Island resident Roy Surtees delighted members of North Bute Literary Society this week with his continuation of the story of Edward and Mrs Simpson from the time of the abdication until their deaths.
Roy’s very relaxed story telling style belies the depth of his knowledge and his talk was presented without reference to any notes. The story has been well documented – Edward VIII abdicated after less than eleven months as king in order to marry twice divorced Wallis Simpson – but Roy entertained his audience with colourful details of the background.
Until her divorce became absolute, Wallis and Edward had to stay apart, she in France and he in Austria. Edward was a guest in a Rothschild owned castle and spent many, many hours every day on the telephone to Wallis. Wealthy as they were, the Rothschilds could not sustain the colossal expense, and Edward and his entourage had to move to a hotel where he was horrified at having to pay for everything himself.
The couple were married n France on June 3, 1937 - against the wishes of the Church of England, by an English minister from Durham who was later sacked. They settled in Paris until the outbreak of war.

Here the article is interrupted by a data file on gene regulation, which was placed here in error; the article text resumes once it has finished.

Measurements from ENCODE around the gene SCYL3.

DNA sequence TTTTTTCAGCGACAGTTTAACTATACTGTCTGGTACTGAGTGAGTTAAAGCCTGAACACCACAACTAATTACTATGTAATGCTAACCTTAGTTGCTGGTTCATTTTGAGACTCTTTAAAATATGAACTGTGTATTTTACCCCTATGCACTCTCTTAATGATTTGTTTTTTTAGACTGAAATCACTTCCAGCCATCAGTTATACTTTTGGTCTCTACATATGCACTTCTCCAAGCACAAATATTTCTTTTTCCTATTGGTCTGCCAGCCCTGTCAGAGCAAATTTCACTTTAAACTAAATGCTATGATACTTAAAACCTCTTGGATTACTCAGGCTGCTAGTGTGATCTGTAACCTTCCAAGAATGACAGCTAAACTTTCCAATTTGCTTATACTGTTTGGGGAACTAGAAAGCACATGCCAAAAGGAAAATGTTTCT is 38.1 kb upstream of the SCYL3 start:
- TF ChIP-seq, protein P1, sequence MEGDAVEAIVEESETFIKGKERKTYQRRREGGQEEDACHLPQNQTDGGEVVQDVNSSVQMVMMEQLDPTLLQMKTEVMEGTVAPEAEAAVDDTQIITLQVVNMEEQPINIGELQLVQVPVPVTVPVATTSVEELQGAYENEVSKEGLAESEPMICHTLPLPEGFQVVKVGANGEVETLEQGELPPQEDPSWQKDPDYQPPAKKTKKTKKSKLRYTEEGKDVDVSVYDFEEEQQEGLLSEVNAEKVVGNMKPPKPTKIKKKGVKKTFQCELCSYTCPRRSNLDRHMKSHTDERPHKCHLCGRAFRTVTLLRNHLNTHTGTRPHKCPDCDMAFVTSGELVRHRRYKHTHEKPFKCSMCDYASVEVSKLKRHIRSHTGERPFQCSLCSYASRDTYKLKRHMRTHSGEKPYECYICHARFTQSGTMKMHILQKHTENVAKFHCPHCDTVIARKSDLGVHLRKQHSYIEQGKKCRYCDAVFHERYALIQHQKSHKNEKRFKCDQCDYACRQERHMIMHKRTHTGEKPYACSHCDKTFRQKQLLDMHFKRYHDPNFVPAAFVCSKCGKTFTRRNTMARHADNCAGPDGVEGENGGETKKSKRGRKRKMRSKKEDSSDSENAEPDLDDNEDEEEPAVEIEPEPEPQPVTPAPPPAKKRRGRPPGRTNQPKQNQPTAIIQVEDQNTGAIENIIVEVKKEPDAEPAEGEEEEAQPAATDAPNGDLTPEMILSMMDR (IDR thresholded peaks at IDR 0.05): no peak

Roy explained how the Second World War was particularly difficult for Edward and the British Government, given that Edward and Wallis were openly supporters of Hitler and Nazism.
At first Edward was created a major general and given a ‘non job’ with the British Military Mission in France. When France fell the couple fled to Portugal, but Churchill remained concerned about Edward’s fascist views and Wallis was suspected of acts of treason in requesting help from Germany to protect their house in Paris.
A solution was found by ‘exiling’ them to the Governorship of the Bahamas. In spite of local mafia difficulties, Edward was a good Governor, and they returned to France in March 1945, where they lived out their days.
In May 1972, shortly before he died, Edward was visited in Paris by his niece, Queen Elizabeth. The ex-king was buried at Frogmore, and Wallis was invited to stay at Buckingham Palace. She even met the Queen Mother, who always referred to her as “that woman”. Wallis lived out her remaining 14 years as a recluse in Paris.
Roy brought the story to an end saying: “They chased the sun, or a harsh artificial light with no warmth - the relationship was a tragedy.”
At the penultimate meeting of the Lit on Tuesday, March 4, Dr Fred Freeman will talk on Robert Tannahill, Paisley weaver, poet and songwriter.